Question Answers Recipes Reviews Supplies Register
Cooking Baking Ingredients Equipment Techniques Entertaining Holidays Ethnic Nutrition Safety Desserts Drinks History Science Kids
How to Prevent a Soggy Bottom (Pie Crust, That Is...)

 My pie crust is soggy on the bottom after I cook it? How do I prevent this?

 If you think about it, it's perfectly natural to produce a soggy bottom crust. You make a thin dough with something that absorbs liquid like a sponge (flour), then you cover it with liquid (fruit and lots of juice, custard, etc.). Why would you expect anything other than a soggy bottom? Fortunately, however, there are many steps you can take to defeat the laws of nature.

If your pie is only going to have a bottom crust, you can blind-bake the crust and then moisture-proof it. You can brush it with a bit of egg white two or three minutes after it comes out of the oven. The white will set and the dough will be impervious to moisture. A boiled and strained apricot or raspberry preserve can also be brushed on the crust to seal it, as can a thin layer of melted white or dark chocolate, or even clarified butter. Once the crust has been sealed, add the filling and bake until the filling has set.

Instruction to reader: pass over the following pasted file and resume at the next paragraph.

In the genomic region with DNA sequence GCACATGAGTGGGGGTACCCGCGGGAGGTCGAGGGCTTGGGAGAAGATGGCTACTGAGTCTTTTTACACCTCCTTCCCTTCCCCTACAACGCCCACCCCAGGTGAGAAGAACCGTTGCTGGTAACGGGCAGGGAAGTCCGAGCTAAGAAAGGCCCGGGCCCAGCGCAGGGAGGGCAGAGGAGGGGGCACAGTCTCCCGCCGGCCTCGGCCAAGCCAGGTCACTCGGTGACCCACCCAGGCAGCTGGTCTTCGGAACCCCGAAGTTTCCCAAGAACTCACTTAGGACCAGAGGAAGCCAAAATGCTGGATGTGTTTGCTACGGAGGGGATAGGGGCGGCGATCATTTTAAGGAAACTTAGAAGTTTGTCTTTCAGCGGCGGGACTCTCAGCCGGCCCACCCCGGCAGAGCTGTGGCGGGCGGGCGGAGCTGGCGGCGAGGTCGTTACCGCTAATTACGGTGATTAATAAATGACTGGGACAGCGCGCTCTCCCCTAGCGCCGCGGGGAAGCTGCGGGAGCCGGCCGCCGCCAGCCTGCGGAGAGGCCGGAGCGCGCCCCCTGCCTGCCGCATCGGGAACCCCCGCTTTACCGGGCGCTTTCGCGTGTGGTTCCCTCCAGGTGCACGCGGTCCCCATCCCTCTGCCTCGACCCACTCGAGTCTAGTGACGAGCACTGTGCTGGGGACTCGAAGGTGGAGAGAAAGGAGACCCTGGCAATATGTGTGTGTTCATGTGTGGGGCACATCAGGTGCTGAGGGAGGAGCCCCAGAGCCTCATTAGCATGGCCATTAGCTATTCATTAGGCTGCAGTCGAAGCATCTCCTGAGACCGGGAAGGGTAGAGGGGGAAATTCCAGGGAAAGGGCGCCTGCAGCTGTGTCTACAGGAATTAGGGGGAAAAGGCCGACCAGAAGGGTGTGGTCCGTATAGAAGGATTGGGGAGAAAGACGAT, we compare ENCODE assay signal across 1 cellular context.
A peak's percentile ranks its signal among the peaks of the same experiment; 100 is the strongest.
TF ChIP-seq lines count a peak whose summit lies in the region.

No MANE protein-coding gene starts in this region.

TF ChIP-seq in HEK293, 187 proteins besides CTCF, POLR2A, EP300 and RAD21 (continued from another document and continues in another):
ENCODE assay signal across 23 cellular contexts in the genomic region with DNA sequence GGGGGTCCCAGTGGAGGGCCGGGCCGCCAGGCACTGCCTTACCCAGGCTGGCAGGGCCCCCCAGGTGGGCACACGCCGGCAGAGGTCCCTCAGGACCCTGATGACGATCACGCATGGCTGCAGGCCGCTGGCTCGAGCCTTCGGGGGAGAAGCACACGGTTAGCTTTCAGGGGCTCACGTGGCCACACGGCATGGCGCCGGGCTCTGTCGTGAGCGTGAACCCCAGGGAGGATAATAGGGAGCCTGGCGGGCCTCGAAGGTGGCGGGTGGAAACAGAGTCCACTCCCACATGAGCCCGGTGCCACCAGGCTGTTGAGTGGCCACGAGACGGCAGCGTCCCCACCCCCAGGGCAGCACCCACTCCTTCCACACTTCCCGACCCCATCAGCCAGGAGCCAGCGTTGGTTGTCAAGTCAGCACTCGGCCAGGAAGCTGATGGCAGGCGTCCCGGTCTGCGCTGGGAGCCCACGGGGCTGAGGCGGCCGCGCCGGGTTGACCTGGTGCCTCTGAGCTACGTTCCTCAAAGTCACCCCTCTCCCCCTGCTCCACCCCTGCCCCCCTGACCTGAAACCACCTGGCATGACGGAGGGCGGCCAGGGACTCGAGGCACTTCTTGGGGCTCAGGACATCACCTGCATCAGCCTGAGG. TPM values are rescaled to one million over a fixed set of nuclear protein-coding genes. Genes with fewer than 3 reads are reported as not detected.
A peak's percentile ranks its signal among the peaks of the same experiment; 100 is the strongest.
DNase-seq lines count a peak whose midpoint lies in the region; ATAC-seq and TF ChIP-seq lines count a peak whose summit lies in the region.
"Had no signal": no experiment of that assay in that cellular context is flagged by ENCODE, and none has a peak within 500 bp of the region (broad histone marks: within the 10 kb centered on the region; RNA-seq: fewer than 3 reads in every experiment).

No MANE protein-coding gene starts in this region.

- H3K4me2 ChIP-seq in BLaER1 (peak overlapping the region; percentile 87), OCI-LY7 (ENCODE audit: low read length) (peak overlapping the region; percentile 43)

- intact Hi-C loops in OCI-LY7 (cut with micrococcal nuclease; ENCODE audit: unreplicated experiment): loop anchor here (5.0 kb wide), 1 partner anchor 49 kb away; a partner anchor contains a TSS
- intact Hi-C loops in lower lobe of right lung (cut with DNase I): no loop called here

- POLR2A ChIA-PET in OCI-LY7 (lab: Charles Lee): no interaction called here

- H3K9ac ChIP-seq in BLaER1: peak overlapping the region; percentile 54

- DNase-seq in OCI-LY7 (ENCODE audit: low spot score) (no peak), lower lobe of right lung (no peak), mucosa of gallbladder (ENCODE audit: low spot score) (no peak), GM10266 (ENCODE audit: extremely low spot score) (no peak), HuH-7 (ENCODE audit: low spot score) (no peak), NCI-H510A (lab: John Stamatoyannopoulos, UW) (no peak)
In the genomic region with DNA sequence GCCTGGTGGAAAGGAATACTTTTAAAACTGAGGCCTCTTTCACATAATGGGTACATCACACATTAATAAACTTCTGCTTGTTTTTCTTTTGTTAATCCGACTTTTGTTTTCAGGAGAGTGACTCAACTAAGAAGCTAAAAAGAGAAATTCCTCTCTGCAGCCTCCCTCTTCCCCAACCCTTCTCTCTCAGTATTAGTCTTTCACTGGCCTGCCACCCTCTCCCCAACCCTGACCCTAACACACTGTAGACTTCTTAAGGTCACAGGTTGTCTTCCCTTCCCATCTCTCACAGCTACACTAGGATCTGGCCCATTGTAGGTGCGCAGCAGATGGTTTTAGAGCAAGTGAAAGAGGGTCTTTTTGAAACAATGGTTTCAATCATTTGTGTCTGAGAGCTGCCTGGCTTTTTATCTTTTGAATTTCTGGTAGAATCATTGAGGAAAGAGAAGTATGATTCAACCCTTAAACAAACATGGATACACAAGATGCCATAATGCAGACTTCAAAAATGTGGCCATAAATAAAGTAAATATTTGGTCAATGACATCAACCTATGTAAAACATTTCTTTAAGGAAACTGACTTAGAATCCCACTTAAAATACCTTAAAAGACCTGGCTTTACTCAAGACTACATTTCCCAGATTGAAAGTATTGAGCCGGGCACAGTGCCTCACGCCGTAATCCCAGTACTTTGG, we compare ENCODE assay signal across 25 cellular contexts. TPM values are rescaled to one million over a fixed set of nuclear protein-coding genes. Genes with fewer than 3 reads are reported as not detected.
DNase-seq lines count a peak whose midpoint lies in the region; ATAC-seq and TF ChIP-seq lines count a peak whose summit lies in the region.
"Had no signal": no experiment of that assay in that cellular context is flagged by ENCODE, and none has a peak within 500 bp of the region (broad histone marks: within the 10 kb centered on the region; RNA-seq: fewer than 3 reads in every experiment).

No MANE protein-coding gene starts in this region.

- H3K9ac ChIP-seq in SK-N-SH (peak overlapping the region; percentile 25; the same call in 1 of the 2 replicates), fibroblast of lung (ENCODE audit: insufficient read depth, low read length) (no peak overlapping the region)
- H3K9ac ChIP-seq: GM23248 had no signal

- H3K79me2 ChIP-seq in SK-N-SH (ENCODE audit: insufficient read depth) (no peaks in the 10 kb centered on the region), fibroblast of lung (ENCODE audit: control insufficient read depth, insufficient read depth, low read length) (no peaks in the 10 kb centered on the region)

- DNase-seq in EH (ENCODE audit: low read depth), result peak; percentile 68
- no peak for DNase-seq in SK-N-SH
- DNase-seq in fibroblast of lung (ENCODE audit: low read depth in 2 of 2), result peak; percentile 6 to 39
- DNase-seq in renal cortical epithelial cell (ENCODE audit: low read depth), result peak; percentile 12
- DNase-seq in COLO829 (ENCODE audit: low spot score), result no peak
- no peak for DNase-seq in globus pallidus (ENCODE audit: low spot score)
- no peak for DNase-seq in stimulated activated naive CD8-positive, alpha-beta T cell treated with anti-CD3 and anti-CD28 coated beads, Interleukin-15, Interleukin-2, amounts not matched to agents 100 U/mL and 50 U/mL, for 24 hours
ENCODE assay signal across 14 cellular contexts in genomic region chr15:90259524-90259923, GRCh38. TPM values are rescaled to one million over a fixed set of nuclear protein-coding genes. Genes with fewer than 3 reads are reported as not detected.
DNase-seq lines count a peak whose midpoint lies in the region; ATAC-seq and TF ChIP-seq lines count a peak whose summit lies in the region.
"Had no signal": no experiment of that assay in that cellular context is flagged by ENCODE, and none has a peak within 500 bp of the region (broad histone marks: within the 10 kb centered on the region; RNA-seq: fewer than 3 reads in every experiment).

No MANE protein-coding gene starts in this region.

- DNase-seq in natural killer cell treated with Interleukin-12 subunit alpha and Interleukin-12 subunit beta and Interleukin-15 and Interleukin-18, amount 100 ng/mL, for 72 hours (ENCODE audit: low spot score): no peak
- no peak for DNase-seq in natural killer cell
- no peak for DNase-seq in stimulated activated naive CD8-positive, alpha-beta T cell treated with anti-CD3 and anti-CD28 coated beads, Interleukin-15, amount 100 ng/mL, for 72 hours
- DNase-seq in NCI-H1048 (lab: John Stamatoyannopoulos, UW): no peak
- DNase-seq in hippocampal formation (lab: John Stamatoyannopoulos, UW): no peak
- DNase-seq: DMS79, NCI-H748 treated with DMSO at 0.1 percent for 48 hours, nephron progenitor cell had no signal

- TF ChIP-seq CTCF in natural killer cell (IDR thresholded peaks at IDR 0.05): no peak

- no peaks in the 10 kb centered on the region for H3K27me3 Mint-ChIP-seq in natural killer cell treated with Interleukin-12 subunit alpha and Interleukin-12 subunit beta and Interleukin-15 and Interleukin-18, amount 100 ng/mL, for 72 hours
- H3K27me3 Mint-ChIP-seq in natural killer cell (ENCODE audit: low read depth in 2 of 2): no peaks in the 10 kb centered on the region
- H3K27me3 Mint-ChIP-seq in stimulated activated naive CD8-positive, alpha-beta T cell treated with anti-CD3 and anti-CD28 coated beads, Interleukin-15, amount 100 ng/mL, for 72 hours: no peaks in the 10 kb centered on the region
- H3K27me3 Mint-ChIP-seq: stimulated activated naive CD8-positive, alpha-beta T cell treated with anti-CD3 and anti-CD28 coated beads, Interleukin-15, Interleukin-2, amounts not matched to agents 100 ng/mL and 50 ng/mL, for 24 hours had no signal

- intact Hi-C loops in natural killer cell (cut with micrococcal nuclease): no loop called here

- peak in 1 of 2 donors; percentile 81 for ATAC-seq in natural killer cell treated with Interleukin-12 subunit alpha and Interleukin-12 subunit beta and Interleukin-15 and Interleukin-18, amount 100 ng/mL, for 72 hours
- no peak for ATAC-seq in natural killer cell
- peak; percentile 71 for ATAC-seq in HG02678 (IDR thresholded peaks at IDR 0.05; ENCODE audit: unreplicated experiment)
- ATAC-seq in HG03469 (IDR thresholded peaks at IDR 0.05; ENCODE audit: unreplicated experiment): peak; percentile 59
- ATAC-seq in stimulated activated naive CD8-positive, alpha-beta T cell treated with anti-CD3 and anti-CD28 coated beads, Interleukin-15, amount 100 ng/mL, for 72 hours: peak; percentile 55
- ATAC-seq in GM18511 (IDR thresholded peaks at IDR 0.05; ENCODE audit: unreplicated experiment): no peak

A two-crust pie is a little more challenging. Rose Levy Beranbaun, author of the Pie & Pastry Bible, says she starts baking her pies right on the floor of the oven, for an hour at 375°F (190°C) or a half hour at 425°F (220°C), and then moves them up to a higher rack to finish baking. Ovens and pies vary, so you need to monitor how your pie is baking to keep it from browning too much.

If the floor of your oven is not flat, the use of a preheated baking stone or quarry tiles on the oven rack at the lowest possible position will transfer more heat to the bottom of the crust. The use of a dark pie pan, a glass pie pan, or a ceramic pie pan will also help the crust bake before it absorbs more and more liquid.

Baking a frozen pie is also a help, as the crust begins to bake before the heat thaws the filling, and the entire pie bakes for longer than it would normally. If you bake a frozen pie, start it at 425°F (220°C) for 10 minutes, then lower the oven temperature to 400°F (205°C) and bake it for 25 to 45 minutes longer than you would if it were not frozen, depending on how big the pie is.

Submit your question
to Ochef

Related Articles:
What Does Blind Bake/Bake Blind Mean?
Fool-Proof Pie Crust
Making a tender pie crust
Cutting Pies and Cakes Cleanly
Freezing Pies
Related Recipes:
Pie Crust
Pie Crust for a One-Crust Pie
Good Quick Pie Crust
Flaky Butter Pie Crust
Bourbon Apple Pie
Cooking    Baking    Ingredients    Equipment    Techniques    Entertaining    Holidays    Ethnic    Nutrition    Safety    Desserts    Drinks    History    Science    Kids

Register     2001-2006 FNS LLC    Search    Advertise    Contact Us    Privacy    Site Map    Links